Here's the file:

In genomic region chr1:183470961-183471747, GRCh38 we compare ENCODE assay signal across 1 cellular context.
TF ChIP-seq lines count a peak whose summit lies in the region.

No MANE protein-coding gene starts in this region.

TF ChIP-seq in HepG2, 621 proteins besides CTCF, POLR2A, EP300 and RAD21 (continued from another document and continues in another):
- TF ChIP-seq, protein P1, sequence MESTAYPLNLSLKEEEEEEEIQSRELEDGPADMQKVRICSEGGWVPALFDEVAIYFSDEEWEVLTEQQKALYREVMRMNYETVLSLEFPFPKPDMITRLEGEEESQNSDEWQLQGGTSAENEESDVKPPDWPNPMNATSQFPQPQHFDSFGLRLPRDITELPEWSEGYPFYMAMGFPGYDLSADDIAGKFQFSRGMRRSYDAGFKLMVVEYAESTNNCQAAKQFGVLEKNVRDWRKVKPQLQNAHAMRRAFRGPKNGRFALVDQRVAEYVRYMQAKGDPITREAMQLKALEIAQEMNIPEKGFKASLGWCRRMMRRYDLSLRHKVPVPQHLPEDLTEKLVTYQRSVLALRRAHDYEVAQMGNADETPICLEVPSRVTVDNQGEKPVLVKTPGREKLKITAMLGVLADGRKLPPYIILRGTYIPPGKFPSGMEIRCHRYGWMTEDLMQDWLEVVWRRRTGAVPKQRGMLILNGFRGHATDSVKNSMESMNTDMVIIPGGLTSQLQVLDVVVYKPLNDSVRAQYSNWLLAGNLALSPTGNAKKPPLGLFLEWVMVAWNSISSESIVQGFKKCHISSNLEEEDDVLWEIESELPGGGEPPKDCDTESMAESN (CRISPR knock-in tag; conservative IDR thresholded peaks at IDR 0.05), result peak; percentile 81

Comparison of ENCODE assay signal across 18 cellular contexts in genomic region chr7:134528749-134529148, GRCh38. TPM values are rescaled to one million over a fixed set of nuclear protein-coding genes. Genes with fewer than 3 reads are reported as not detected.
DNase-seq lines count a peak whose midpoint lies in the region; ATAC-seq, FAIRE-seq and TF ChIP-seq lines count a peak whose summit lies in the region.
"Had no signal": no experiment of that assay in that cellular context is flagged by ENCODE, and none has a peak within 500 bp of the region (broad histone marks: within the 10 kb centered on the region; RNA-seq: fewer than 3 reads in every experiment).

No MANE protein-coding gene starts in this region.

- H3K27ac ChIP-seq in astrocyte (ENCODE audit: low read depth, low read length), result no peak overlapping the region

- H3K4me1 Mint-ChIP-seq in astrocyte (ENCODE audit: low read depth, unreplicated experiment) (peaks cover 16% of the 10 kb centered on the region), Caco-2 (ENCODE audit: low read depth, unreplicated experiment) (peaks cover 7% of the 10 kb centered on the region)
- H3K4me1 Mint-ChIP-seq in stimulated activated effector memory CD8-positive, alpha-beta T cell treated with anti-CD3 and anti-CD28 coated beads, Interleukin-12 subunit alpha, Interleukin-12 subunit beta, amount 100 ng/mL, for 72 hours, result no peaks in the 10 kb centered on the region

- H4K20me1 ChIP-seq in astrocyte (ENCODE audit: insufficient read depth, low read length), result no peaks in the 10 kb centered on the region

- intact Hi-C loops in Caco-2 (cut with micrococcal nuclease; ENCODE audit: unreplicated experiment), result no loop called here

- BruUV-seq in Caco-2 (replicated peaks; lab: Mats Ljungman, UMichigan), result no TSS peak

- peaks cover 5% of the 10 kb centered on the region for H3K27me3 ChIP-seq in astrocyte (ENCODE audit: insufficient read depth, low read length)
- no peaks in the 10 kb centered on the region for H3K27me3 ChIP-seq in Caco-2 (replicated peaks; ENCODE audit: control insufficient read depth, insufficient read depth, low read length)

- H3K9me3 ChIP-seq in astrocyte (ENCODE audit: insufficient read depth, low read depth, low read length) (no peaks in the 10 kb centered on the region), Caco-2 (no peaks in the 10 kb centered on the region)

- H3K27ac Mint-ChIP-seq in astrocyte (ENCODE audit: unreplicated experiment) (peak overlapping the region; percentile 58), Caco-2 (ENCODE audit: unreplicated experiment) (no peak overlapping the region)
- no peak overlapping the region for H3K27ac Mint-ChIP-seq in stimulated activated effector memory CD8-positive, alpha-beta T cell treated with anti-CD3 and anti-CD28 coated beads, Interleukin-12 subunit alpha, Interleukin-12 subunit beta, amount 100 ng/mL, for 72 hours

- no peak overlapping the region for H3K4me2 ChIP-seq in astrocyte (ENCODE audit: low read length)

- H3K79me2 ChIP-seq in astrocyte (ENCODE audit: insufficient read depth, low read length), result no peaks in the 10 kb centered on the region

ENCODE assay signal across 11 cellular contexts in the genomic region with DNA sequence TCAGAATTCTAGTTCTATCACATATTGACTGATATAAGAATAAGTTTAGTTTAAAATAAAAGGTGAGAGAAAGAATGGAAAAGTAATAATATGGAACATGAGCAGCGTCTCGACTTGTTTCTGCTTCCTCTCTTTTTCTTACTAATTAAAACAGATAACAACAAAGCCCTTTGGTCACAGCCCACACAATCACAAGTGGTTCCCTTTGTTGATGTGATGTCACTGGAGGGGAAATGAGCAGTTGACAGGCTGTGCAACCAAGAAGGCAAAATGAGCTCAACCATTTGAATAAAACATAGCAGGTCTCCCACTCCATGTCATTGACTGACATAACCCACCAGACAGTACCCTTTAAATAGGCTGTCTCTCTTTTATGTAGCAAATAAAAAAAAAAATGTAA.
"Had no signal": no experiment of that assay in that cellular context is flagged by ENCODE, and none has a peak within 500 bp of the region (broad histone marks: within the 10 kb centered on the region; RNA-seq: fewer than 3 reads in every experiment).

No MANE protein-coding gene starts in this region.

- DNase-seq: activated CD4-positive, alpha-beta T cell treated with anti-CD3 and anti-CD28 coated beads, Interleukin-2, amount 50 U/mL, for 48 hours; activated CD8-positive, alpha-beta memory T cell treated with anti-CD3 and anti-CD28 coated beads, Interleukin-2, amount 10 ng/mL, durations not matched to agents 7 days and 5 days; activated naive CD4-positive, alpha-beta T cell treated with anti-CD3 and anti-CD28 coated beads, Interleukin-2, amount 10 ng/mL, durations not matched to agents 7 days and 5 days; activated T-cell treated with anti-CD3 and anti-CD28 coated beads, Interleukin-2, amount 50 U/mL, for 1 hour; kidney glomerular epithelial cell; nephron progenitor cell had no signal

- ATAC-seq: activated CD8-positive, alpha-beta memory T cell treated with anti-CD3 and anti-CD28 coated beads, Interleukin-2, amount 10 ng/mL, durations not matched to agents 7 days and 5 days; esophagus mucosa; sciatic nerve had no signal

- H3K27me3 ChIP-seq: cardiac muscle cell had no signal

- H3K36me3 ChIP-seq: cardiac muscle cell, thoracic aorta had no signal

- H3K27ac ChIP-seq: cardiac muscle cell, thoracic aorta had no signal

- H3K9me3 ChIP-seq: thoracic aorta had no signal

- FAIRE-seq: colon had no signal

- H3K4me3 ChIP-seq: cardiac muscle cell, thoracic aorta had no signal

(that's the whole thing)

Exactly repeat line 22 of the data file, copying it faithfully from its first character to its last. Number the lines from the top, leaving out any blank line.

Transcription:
- H3K79me2 ChIP-seq in astrocyte (ENCODE audit: insufficient read depth, low read length), result no peaks in the 10 kb centered on the region